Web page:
Renewable Energy Standard

Value:Varies

Rhode Island first established a renewable portfolio standard in 2004. All public/private utilities, cooperatives, and retail electric distributors are required to participate. Long-term goals require the state's utilities to source 38.5% of their retail energy using renewable technologies by 2035. Utilities must achieve this goal in annual "steps," with a target of 17.5% by the end of 2021. Compliance is measured through a renewable energy certificate (REC) system pegging one megawatt hour of electricity to a variable dollar value. Utilities may invest in their own renewable energy facilities to generate credits themselves; they may also purchase credits from customers. Utilities that fail to meet their REC quota will be assessed a compliance penalty per credit they are deficient.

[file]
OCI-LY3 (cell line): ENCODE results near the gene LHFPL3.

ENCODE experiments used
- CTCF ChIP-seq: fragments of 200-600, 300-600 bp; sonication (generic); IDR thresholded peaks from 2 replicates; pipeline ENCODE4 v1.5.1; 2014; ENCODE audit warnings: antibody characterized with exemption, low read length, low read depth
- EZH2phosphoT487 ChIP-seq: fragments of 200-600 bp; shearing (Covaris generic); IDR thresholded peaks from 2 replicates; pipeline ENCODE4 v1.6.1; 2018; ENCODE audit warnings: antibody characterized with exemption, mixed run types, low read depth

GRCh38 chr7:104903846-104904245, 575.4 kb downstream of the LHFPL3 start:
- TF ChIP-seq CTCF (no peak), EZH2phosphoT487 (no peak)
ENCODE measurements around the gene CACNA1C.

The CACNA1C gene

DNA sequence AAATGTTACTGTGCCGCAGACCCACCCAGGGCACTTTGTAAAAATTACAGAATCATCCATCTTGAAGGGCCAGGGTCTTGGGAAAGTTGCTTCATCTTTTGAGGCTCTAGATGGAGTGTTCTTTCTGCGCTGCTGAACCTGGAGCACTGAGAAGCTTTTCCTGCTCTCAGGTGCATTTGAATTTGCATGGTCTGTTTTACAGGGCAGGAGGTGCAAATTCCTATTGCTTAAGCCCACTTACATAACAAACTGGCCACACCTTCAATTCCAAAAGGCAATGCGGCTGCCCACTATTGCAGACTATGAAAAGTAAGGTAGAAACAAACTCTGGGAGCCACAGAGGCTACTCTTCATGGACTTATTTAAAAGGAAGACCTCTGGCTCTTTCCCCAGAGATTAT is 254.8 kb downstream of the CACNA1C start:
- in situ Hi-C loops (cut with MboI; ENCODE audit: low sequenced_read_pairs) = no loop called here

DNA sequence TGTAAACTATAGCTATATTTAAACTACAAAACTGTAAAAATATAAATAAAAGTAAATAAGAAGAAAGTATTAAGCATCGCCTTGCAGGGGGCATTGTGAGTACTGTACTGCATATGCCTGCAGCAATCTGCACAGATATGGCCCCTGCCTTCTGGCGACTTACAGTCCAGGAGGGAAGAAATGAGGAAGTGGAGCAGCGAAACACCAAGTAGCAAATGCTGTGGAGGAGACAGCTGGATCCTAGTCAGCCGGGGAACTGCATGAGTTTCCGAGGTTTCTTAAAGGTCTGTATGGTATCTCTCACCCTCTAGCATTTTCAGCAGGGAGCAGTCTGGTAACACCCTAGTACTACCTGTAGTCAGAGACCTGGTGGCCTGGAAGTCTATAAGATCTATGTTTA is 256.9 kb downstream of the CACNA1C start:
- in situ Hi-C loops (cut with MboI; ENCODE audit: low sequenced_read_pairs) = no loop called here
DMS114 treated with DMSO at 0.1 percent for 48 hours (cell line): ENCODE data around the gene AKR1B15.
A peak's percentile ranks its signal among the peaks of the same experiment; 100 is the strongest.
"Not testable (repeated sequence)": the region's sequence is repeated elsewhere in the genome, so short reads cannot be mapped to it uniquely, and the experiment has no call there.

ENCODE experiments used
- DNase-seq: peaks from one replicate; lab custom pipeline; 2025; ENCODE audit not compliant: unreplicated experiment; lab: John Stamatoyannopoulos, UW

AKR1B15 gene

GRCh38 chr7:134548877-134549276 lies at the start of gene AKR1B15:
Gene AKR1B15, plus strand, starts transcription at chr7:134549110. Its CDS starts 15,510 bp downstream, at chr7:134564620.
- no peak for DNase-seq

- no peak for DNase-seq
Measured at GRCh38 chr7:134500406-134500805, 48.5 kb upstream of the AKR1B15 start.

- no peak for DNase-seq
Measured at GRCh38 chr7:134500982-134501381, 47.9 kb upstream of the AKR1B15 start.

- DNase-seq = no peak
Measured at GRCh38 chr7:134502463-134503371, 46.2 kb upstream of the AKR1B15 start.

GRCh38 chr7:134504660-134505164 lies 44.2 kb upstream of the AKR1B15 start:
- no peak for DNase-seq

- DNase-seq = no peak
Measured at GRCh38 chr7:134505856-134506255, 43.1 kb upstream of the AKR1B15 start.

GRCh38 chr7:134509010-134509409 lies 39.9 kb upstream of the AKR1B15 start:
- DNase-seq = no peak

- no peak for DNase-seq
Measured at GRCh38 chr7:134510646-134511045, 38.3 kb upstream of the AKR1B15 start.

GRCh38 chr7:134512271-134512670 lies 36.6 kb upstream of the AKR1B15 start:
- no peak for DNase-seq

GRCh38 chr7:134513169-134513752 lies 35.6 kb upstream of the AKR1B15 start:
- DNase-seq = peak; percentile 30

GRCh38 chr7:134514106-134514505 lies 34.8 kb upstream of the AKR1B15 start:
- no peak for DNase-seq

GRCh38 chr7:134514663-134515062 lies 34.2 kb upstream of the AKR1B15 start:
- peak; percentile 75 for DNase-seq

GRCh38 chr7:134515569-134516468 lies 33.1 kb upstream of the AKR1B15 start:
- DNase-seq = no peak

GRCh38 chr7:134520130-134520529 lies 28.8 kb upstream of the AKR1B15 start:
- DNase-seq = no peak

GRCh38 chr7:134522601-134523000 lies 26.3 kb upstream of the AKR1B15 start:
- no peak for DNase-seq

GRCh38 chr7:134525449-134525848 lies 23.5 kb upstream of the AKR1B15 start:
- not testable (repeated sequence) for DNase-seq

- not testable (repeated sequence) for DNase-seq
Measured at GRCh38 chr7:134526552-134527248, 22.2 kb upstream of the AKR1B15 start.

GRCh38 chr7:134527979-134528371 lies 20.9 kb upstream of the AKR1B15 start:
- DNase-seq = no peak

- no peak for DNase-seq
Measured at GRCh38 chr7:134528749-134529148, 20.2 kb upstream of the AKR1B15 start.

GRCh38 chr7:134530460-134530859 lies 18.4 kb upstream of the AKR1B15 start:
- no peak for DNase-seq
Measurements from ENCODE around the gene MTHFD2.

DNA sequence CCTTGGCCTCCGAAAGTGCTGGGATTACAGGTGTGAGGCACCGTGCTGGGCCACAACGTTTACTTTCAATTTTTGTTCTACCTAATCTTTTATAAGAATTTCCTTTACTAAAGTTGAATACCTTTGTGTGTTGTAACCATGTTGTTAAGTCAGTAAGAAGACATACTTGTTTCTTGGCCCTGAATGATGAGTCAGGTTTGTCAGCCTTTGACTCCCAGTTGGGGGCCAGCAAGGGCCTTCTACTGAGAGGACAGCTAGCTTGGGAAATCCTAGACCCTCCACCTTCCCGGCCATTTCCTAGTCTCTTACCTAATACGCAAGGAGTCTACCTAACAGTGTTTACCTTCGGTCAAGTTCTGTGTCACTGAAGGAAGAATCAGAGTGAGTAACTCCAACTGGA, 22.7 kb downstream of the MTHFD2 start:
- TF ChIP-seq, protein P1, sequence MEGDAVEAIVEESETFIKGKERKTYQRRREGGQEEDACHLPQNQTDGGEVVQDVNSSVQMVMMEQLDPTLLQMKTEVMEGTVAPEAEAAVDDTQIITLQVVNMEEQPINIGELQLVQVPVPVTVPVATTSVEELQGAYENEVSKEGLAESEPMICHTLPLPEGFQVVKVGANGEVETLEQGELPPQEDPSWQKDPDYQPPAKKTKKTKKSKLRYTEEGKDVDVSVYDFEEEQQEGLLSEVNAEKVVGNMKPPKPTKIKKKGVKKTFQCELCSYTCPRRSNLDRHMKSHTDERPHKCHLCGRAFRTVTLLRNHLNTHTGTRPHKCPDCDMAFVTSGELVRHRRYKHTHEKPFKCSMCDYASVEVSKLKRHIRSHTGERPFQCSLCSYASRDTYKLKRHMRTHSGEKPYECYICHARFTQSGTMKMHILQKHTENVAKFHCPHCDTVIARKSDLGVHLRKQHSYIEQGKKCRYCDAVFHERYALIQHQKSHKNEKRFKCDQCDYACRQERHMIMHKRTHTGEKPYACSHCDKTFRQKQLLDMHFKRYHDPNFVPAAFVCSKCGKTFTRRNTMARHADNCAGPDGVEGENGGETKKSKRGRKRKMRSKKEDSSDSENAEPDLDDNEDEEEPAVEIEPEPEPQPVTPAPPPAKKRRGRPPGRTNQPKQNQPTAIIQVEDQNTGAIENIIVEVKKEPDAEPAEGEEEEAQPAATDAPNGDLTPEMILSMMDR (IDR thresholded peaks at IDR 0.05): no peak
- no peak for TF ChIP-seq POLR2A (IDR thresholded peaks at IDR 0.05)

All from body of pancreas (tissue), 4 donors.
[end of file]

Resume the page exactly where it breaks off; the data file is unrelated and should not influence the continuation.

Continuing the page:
Renewable Energy Professional Certification

Value:Varies

Workers involved in the installation or repair of renewable energy equipment must hold a license from the state board. Specialty Renewable Energy Professional (REP) certificates cover all structural work necessary for the operation of a solar, wind, or another renewable device. Experience, education, and examination requirements apply to journeymen and contractors applying for the certificate. United Illuminating and Everblue offer expedited pipelines to licensure for their professionals. REPs are required to subcontract electrical or pipework to a licensed electrician or plumber.

Interconnection Guidelines

Value:Varies